I get slightly agitated – and, I admit, irritated – when I hear people talking about what’s on their ‘bucket list’. One dictionary humorously defines it as a ‘list of things to do before you die, like visiting the Grand Canyon, falling in love or falling into the Grand Canyon’! It adds that it derives from that euphemism for dying, ‘kicking the bucket’ – its origin unclear.
So why get agitated? Because there is hole in my bucket list. In fact, I don’t even have a bucket! There’s no virtue in this – I just don’t have one. People do tend to talk more about bucket lists as they near or enter retirement. It comes from a growing awareness that time is slowly slipping away, that the deaths of contemporaries – friends and even those in the public eye - take you unawares. Best to get things done while you have the energy or can get the insurance. I had a notice this week from my travel insurers to say that they can no longer automatically renew my insurance – we need to ‘consult’ it seems!
Bucket lists often consist of travelling to exotic destinations or doing slightly risky things, like that D-Day veteran in his mid 90s last week parachuted again into Normandy. Amazing! Other people tend to take the safer option of going on a cruise! Some suggest you are freer to take greater risks now that you have less to lose. I have no doubt that many people do experience great joy, exhilaration, a sense of achievement or surmounting their fears by ticking things off their bucket list. So if you have one don’t let me persuade you to throw it away!
However, it is interesting that most bucket lists seem to feature going, doing, having. Rather fewer mention being. We could commit to rushing around less, to seeking greater inner peace, to thinking less defensively and more generously, This week one of Helen’s gym mates quoted the phrase ‘time is for slaves’. He thought it was from a Noel Coward play. I did a search for it. Couldn’t find it anywhere! First up on Google was an article called ‘Are we slaves to time?’ It was published in The Himalayan Times…no, me neither! It was written by a Nepali who is amazed at how driven by time and expectations their western trekker friends are.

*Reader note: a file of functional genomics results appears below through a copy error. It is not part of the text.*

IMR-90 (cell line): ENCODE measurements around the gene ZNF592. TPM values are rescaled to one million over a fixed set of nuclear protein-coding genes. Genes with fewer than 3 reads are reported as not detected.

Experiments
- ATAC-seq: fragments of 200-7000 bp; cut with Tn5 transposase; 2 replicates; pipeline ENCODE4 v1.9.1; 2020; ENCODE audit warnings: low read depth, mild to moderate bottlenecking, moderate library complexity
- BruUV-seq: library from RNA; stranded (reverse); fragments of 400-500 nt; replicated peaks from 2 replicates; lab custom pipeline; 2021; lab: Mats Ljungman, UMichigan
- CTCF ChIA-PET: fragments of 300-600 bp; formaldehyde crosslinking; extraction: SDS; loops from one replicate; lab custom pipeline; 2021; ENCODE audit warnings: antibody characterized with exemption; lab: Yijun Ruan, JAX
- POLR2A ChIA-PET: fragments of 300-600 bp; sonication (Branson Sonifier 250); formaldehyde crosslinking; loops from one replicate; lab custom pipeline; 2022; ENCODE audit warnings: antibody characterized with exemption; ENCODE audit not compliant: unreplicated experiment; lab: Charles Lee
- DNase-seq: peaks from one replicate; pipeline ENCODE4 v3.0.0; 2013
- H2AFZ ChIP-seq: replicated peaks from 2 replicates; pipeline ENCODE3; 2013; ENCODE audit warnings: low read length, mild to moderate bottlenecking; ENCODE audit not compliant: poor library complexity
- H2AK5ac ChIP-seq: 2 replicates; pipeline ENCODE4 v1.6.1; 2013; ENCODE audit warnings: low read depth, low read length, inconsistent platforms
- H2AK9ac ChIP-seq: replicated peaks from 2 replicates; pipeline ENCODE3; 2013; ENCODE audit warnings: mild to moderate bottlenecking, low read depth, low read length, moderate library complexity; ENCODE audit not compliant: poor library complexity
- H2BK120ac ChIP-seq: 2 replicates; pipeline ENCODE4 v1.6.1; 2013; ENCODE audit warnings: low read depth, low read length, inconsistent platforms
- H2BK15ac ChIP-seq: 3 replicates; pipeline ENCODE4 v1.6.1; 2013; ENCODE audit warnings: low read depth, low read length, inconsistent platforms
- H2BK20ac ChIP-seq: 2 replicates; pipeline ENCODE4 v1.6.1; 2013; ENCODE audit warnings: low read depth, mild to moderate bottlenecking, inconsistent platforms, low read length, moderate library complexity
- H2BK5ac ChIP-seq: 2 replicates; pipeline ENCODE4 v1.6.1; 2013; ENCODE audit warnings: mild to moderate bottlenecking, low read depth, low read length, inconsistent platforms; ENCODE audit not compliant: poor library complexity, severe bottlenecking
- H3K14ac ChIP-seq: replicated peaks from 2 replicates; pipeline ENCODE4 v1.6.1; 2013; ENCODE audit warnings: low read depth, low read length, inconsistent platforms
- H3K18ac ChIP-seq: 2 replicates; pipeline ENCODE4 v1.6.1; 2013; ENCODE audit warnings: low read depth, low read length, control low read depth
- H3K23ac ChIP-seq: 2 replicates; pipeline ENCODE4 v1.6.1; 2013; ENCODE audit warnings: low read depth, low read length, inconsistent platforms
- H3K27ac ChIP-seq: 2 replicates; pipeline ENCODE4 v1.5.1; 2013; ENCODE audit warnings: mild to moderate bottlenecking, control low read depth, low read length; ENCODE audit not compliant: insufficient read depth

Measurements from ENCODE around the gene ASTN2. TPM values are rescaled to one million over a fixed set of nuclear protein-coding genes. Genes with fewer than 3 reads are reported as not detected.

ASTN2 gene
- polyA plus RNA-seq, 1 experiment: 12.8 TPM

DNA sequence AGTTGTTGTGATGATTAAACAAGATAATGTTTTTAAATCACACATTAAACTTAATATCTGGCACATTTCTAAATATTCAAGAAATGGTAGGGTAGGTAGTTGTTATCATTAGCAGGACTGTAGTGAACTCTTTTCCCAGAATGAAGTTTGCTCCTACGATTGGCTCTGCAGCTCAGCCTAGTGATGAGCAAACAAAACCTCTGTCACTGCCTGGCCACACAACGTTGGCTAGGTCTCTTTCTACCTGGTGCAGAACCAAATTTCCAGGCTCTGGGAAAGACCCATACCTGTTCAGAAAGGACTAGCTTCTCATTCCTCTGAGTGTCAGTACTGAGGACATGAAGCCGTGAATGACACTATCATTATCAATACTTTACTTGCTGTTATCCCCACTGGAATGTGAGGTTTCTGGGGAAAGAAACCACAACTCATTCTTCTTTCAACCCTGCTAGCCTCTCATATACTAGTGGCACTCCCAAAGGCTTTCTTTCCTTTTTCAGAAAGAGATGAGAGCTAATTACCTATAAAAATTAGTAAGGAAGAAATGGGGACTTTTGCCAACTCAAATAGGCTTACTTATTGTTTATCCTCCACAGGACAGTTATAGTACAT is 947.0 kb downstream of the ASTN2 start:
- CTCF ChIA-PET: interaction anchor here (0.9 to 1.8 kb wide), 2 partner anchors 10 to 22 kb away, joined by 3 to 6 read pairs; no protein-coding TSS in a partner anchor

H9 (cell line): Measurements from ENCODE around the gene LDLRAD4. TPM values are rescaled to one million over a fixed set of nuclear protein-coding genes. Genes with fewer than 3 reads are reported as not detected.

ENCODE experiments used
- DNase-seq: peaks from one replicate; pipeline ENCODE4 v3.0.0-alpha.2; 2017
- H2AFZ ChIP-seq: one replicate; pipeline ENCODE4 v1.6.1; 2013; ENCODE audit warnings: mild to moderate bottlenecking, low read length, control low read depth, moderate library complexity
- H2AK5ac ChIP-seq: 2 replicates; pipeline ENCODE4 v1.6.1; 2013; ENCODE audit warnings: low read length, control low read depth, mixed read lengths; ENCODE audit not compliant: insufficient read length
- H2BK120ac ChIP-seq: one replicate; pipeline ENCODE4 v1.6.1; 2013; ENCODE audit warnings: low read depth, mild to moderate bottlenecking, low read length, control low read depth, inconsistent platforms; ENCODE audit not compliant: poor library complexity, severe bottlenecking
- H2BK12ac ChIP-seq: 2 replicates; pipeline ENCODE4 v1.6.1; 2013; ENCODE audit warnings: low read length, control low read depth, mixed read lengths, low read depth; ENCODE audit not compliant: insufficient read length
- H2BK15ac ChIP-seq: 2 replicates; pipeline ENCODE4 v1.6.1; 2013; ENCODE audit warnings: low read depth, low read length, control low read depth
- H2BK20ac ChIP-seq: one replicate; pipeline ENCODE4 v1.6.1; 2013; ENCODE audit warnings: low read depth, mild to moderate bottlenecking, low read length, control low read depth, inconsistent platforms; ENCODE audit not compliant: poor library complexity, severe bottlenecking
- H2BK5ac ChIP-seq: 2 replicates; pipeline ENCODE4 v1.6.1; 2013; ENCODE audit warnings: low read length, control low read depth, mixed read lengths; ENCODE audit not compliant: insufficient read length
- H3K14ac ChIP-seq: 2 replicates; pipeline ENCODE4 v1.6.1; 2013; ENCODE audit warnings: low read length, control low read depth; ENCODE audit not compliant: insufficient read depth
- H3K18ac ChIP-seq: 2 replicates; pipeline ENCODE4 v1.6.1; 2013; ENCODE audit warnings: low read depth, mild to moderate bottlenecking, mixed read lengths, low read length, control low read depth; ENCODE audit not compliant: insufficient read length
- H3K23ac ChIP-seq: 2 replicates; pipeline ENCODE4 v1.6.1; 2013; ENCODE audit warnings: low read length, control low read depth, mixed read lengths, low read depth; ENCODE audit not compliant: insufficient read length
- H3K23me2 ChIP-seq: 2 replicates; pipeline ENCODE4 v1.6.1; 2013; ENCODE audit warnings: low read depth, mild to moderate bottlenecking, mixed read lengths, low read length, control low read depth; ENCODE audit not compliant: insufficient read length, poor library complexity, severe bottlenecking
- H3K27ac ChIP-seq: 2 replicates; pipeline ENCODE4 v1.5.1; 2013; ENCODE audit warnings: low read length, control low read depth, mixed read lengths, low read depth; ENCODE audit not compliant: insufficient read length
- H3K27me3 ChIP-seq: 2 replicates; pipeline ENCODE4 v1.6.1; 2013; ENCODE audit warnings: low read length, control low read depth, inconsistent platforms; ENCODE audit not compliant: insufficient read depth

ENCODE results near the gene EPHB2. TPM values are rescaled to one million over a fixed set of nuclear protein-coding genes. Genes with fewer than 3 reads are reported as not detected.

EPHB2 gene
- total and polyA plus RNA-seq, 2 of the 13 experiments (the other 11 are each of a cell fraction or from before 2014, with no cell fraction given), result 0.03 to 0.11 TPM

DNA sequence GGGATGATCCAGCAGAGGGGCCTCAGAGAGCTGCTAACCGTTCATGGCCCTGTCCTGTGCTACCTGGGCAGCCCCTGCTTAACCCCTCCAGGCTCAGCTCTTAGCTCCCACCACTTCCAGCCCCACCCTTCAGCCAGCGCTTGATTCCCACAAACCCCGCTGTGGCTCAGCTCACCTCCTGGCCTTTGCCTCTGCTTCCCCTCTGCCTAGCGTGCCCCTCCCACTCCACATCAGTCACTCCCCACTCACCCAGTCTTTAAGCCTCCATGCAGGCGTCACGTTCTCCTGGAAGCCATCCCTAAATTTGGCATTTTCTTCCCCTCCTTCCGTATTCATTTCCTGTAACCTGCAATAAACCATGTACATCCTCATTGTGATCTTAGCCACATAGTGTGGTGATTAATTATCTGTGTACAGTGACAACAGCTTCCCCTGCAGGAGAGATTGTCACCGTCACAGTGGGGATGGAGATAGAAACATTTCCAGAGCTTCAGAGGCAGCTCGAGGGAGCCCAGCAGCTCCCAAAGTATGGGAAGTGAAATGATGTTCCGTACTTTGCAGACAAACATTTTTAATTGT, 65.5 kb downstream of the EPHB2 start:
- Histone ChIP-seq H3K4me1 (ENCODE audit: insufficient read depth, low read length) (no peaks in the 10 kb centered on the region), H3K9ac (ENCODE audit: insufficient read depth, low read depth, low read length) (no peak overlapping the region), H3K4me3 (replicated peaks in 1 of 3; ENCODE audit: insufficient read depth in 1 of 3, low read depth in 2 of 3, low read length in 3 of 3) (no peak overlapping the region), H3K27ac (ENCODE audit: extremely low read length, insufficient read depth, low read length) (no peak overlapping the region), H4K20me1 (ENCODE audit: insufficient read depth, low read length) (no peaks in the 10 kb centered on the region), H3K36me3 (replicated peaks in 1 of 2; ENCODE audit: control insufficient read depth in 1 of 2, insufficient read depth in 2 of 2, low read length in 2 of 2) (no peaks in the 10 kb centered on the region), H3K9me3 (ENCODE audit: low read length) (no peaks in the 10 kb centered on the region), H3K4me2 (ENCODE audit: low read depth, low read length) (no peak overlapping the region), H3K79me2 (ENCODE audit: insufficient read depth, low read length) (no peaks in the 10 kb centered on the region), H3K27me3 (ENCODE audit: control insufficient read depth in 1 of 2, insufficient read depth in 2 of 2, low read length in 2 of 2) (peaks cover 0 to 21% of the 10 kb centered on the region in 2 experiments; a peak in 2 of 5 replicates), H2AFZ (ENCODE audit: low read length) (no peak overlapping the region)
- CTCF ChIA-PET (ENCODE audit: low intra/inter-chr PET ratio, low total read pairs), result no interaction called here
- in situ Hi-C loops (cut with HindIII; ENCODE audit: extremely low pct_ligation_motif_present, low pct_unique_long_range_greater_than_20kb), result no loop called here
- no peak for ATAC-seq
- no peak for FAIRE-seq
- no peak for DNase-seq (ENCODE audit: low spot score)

Alarming reports on the state of the environment this week mean that we – and our children and grandchildren - may have to rethink our bucket lists. We’re going to have to fly less, travel less, heat our homes differently, reduce the number of air miles our food has to travel to our supermarket shelves if our precious planet is to survive in anything like its current condition. News of trade wars between China, the USA, the EU, the UK do not encourage hope.
So it is time ‘to live more simply that others may simply live’. The words of Mahatma Gandhi. Environmentalists remind us to ‘think globally, act locally’.
Ours has been a rather spoiled generation. Maybe we thought we could have it all. Clearly we can’t. Time for a new bucket?